Yesterday we biked from the Adriatic sea in a town called Opatije, up into the nearby Ucka mountains.  Because there aren’t many roads through the mountains and there is no train in the area, we rode about 17 km in one direction and then just turned around and road the same 17 km back to the car.  We biked from the sea up to an altitude of 900m or 3,000 ft.  We then wore our brakes out the entire way back down.  We went from lovely seaside views into cold, wet clouds near the top of the mountain.  You can see Mike in the clouds at the top of this post.  On our next ride, we will return to where we turned around and continue riding over the mountains to the other side and then BACK again to the car.  Luckily traffic is very low on this mountain road due to a 5 km tunnel that runs through the mountain.  We will end up having started at the sea, cycling right across the mountains and Ucka National Park.

Our neighbour

We might have decorated our camper a little for Christmas, but one couple has gone overboard, actually it is great to see right outside our windows.  I think their camper is like a cottage or second home for them.  They live in Germany.  When Germany closed its border this couple was at home but they wanted to return to Croatia.  They had to have a negative COVID test to get back into Croatia.  The timing was really tight.  They waited up the night before the border was closing checking online for their test results.  They got their negative results in the middle of the night and arrived at the campground at 8am the next morning.  They plan to be here for at least the next few months.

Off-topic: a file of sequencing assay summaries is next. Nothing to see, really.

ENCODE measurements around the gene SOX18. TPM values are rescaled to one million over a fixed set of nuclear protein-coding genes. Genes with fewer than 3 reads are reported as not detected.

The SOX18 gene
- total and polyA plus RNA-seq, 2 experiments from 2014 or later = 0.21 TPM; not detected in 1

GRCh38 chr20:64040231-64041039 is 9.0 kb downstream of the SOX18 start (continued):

It has just been announced that the lockdown in the Toronto area is tightening and being extended until at least Jan 23.  Mike and I are still planning on coming home for a while as soon as the lockdown is lifted and it looks like things are getting better.  Going from one red area to another red area doesn’t really make much sense at the moment.  That is how covid gets spread around the world.  Hopefully we don’t have to wait too long.

Merry Christmas to all and please stay safe.

Poreč, Christmas during a pandemic